PGG.Population database documents 7122 genomes representing 356 global populations from countries, and provides necessary information for researchers and medical doctors to understand genomic diversity and genetic ancestry of human populations. We included miscellaneous functions and a friendly graphical user interface to visualize genomic diversity, population relationship (genetic affinity), ancestral makeup, footprints of natural selection, and population history etc. Moreover, PGG.Population provides a dynamic feature for users to analyze and compare their data to population samples in the database which are updated timely when new data are available. The long-term aim of the PGG.Population, together with the joint efforts from other researchers who publish or re-publish their data and visualize results in a dynamic style via online illustration in our database, is to bridge evolutionary genetic studies to future precision medicine.
Data Collection We manually searched for information of each enrolled population online or from literatures (Figure right). Genome-wide genotyping data or NGS data of whole-genomes were collected for each human population. These genomic data covered not only general populations studied by international projects such as the HapMap , HGDP , the 1000 Genomes Project , the HUGO Pan-Asia SNP Project , the Human Origin data set , and Simons Genomic Diversity Project , but also the indigenous/isolated populations contributed by regional sequencing efforts such as Tibetans , Sherpas , Xingjiang’s Uyghurs  and ethnic groups with genomes deposited in Estonian Biocentre (http://evolbio.ut.ee/). The list of populations and genomes will be updated once new data are published. In the current version of PGG.Population, all the genome information were based on the Human Genome Build 37 positions.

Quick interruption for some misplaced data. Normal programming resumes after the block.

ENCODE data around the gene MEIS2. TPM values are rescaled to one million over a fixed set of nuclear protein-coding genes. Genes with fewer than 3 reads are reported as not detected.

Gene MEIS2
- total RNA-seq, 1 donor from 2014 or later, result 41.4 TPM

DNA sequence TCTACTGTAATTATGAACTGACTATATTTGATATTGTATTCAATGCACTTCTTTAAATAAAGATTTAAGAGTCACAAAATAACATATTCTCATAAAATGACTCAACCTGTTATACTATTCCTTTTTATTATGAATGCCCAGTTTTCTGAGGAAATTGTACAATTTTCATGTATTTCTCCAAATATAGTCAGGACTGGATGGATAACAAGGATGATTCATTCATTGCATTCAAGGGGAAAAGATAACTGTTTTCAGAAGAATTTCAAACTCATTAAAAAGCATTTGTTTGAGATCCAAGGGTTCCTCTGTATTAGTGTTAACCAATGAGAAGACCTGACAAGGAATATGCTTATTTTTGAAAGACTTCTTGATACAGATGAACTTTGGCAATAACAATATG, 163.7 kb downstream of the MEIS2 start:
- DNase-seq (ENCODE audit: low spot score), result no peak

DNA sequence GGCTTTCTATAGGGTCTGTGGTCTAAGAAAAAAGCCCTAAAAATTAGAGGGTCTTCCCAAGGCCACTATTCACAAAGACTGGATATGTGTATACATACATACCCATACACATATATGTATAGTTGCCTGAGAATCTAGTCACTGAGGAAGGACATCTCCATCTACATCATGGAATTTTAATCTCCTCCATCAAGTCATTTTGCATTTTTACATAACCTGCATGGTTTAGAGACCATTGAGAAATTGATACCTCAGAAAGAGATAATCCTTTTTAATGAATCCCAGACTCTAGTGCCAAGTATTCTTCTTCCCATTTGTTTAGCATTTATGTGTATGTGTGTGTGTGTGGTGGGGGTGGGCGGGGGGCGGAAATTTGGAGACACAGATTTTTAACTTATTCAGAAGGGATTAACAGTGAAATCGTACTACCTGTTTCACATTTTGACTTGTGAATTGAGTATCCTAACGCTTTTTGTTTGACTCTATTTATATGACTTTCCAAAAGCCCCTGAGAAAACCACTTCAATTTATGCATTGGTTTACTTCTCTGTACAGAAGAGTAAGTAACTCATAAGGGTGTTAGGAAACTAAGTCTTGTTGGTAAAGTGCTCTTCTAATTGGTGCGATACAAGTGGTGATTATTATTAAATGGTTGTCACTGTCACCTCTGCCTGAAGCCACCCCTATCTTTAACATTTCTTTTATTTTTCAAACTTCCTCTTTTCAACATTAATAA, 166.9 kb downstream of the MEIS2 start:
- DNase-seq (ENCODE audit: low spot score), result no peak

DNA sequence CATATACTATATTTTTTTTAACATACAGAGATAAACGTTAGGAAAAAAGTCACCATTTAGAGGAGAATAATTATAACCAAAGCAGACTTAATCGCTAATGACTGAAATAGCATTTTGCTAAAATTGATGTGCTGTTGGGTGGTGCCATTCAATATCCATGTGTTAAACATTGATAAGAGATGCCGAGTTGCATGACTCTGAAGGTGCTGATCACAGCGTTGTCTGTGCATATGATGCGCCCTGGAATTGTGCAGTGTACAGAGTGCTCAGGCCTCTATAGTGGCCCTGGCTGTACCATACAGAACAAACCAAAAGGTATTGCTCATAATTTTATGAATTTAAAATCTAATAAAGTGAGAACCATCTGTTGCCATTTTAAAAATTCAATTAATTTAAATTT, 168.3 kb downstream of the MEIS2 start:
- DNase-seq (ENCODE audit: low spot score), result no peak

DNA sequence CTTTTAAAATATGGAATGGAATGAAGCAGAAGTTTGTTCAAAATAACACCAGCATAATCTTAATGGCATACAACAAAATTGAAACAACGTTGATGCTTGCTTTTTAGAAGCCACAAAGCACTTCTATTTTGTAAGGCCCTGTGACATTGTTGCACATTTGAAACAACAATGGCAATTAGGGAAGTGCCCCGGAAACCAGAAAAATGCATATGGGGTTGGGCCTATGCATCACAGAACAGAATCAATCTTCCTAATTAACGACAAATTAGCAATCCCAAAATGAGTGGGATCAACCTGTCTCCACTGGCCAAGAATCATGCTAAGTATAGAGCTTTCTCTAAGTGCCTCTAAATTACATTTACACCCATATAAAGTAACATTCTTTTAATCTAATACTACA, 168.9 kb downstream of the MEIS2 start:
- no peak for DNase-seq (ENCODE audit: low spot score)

Data integration Different genotyping data sets from diverse platforms were assembled for further analysis (Figure right). For individual data genotyped on the same platform, such as Illumina arrays, these were directly pooled and then that of respective individuals were extracted with PLINK using filters that will be described in the next section
The NGS data were combined flexibly with (DC1 in Figure 1) or without genotyping data (DC3 in Figure right), depending on the requirements of downstream analyses. When NGS data were combined with genotyping data, strand information was determined from the whole-genome sequence data based on the Human Genome Build 37 positions and strand was flipped to match that of the sequenced data. Only intersections of SNPs among NGS and genotyping data were retained for further analysis.
NGS data of high coverage (≥ 20 ×) were integrated from bam files for further analysis (DC3 in Figure right). However, NGS data of low coverage (< 20 ×) were not combined considering the VCF files were generated from data of different read depth, coverage and variant calling process. NGS reads were mapped to the human reference genome (Build 37) using Burrows-Wheeler Algorithm . SNP calling and raw variants filtering were carried out using the HaplotypeCaller module and the variant quality score recalibration (VQSR) module in GATK [11, 12], respectively.
These steps thus generate different pooled data sets (‘Illumina’ data sets, ‘Affymetrix’ data sets, ‘Illumina-Affymetrix’ data sets, and ‘NGS’ data sets), which were flexible for reconstructing histories of diverse populations. We selected the latest and most representative data set for one group when the given population is covered by different datasets. A distinguished example is the Xinjiang’s Uyghurs, where the data published by Feng et al  were included as the best representative data set, as it consisted of around 1,000 samples from diverse geographical regions.